13,000 Carpenters Strike in Massachusetts
A work stoppage over COVID-19 safety issues
Last week, Massachusetts Governor Charlie Baker shut down all non-essential work in the state to stop the spread of COVID-19. However, construction workers who are working on residential projects weren’t included in the order.
While some construction is essential, like those working at hospitals, other construction, like building luxury housing was also deemed essential. On Thursday, Governor Baker updated his order to require social-distancing protocols and announced a “zero-tolerance policy” for infected workers on the job. Sites not in compliance are instructed to “secure the site and pause construction.”
Of course, social distancing is hard to practice on a job site. The union provided video to NBC10 in Boston showing how unrealistic social distancing is on a job site, showing workers piling out of a work van and congregating near entrances of job sites. The nature of their work also makes it difficult to spread out. One worker told NBC10, "You're going to see more and more construction guys not take the risk of going to projects ... and not have the risk of bringing anything home to their families." The union also pointed out that the lack of PPE, including N95 masks, further puts their health and first responders' health at risk. They noted that the masks need to go to the doctors and nurses not to protecting construction workers who don’t need to work during the pandemic.
When questioned about why he was classifying residential construction as essential, Baker said Massachusetts “has a terrible housing shortage and not to continue to complete housing projects would be a big mistake.”
In response to Baker’s order keeping job sites open, the North Atlantic States Regional Council of Carpenters announced that they were directing all of their members to cease working until it is safe to do so. "It has become apparent that working on construction sites in Massachusetts is abnormally dangerous,” said North Atlantic States Regional Council of Carpenters Executive Secretary-Treasurer Tom Flynn in a statement to industry partners. “Continuing to work on construction sites poses an immediate threat of harm to the health and safety of my members and the public."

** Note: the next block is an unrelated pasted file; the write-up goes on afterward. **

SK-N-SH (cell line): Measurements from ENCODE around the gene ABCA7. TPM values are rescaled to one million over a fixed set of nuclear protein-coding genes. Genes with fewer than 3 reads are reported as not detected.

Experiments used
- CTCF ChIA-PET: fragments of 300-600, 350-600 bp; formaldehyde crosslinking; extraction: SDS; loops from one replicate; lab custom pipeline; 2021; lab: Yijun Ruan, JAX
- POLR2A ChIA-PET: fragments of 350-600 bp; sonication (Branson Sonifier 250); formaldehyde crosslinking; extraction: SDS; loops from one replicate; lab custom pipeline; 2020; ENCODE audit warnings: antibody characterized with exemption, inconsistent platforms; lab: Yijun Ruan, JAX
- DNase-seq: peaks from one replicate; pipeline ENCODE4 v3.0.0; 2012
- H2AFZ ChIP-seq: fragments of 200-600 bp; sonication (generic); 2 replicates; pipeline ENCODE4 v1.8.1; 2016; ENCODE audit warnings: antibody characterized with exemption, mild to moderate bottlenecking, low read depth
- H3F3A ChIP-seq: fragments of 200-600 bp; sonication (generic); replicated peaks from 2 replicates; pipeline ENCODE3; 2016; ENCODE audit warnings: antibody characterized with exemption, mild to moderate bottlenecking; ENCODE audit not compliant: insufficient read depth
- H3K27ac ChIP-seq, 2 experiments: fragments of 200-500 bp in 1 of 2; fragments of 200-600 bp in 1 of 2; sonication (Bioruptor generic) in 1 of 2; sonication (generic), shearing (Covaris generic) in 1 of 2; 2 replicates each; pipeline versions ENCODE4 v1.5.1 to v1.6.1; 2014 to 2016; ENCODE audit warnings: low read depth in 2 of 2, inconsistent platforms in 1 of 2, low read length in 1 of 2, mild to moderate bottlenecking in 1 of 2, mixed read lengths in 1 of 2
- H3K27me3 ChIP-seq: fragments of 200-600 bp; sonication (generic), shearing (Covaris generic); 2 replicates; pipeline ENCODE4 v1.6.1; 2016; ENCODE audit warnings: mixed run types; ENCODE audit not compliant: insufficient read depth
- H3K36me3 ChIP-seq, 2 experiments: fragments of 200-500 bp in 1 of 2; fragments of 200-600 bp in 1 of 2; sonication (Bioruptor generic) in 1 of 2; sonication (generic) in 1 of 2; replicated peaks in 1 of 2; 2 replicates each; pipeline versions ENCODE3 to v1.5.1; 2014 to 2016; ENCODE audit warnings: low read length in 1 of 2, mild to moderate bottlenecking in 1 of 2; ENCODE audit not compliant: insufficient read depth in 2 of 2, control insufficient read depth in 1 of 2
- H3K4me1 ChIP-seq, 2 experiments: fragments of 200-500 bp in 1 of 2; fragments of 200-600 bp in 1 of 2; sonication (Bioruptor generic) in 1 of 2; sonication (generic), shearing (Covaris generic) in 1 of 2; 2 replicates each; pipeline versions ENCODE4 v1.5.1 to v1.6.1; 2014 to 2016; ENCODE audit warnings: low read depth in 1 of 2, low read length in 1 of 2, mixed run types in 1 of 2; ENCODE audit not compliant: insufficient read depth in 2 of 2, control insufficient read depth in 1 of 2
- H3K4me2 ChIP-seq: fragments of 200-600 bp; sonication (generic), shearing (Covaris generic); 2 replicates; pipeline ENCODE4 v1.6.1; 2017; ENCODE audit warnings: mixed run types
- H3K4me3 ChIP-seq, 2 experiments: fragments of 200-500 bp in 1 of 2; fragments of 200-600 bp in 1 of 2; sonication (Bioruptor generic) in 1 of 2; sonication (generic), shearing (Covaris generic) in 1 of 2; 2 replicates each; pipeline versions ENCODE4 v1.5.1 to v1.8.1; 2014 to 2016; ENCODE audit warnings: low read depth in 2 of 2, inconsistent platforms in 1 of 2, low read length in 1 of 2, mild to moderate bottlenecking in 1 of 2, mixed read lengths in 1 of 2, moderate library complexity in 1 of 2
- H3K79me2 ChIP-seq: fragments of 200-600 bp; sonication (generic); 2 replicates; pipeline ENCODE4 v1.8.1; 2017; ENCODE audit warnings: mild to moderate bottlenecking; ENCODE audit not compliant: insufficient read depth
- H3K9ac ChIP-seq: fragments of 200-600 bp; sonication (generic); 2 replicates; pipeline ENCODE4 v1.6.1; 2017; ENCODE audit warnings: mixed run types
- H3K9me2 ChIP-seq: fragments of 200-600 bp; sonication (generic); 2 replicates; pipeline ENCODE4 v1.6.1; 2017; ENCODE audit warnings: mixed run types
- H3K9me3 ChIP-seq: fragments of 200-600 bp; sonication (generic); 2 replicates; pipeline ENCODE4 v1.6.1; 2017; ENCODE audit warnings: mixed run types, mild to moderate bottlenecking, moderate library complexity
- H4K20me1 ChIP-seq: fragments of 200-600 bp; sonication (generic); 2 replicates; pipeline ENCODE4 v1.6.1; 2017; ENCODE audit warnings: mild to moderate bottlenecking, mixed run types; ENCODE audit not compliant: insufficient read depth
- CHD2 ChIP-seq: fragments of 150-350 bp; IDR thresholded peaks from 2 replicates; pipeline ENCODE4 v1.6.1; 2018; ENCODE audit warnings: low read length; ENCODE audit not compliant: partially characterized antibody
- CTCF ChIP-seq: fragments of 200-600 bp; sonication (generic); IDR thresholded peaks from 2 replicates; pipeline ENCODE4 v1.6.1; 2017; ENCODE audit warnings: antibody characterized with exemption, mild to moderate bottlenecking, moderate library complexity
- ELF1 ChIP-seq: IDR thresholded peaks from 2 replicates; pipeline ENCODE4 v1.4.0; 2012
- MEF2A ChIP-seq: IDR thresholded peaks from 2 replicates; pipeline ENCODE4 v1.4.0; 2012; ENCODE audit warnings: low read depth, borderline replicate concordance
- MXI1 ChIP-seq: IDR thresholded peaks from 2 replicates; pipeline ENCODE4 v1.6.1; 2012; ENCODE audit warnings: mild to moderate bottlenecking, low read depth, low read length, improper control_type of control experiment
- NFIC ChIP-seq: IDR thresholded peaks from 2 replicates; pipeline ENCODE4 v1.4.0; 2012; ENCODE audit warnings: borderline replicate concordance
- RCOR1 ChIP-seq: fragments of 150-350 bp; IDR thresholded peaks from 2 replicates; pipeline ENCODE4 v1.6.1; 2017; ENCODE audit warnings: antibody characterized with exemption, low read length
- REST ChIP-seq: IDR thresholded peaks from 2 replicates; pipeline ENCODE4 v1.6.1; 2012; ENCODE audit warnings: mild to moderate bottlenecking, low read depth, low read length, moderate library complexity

The Carpenters union directive does not apply to health facilities that their members are working on to combat the COVID-19 pandemic. While Baker is keeping construction open throughout the state, the cities of Boston, whose Mayor led the Boston Building Trades in the early 2010s, and Sommerville have shut down all non-emergency construction. The Massachusetts Building Trades Council is calling for a month-long ban on all non-emergency construction.
“The existing order from the state leaves too much work ongoing and what I would consider work that can wait. It’s a horror show,” said council President Francis Callahan, describing job sites where workers have no access to protective gear or ability to practice social distancing.
The state has already had 231 people die from COVID-19.
The carpenters' move comes as many building trade unions are questioning local governments' decisions to keep them working during the outbreak. In New York City, construction continued for two weeks after the Governor began instituting measures to keep non-essential workers at home. With NYC nearing its apex in cases, major projects like the JFK airport are still open and about 900 projects, including luxury housing in some of the city’s most exclusive neighborhoods, have received exemptions and been deemed essential. Washington State has also instituted a shutdown on much of their construction.